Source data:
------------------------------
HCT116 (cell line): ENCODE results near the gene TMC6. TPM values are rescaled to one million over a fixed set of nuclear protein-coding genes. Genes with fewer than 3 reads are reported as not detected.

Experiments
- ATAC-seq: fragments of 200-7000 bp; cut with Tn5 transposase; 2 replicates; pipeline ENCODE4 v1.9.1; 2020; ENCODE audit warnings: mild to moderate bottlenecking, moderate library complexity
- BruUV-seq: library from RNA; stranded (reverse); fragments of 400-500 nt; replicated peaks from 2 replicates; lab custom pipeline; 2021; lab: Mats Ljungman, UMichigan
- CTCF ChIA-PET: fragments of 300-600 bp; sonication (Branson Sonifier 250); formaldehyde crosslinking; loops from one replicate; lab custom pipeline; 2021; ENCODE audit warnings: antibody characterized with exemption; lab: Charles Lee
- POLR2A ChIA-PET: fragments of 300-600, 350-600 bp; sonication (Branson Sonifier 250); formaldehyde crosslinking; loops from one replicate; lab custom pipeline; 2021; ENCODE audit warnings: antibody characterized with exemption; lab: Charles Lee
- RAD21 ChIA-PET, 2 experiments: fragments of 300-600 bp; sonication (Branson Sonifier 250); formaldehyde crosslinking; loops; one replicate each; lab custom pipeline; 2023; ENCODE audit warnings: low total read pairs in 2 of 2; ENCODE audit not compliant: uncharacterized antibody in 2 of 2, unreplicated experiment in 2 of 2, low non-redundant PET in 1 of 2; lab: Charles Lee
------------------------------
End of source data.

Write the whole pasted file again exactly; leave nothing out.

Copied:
HCT116 (cell line): ENCODE results near the gene TMC6. TPM values are rescaled to one million over a fixed set of nuclear protein-coding genes. Genes with fewer than 3 reads are reported as not detected.

Experiments
- ATAC-seq: fragments of 200-7000 bp; cut with Tn5 transposase; 2 replicates; pipeline ENCODE4 v1.9.1; 2020; ENCODE audit warnings: mild to moderate bottlenecking, moderate library complexity
- BruUV-seq: library from RNA; stranded (reverse); fragments of 400-500 nt; replicated peaks from 2 replicates; lab custom pipeline; 2021; lab: Mats Ljungman, UMichigan
- CTCF ChIA-PET: fragments of 300-600 bp; sonication (Branson Sonifier 250); formaldehyde crosslinking; loops from one replicate; lab custom pipeline; 2021; ENCODE audit warnings: antibody characterized with exemption; lab: Charles Lee
- POLR2A ChIA-PET: fragments of 300-600, 350-600 bp; sonication (Branson Sonifier 250); formaldehyde crosslinking; loops from one replicate; lab custom pipeline; 2021; ENCODE audit warnings: antibody characterized with exemption; lab: Charles Lee
- RAD21 ChIA-PET, 2 experiments: fragments of 300-600 bp; sonication (Branson Sonifier 250); formaldehyde crosslinking; loops; one replicate each; lab custom pipeline; 2023; ENCODE audit warnings: low total read pairs in 2 of 2; ENCODE audit not compliant: uncharacterized antibody in 2 of 2, unreplicated experiment in 2 of 2, low non-redundant PET in 1 of 2; lab: Charles Lee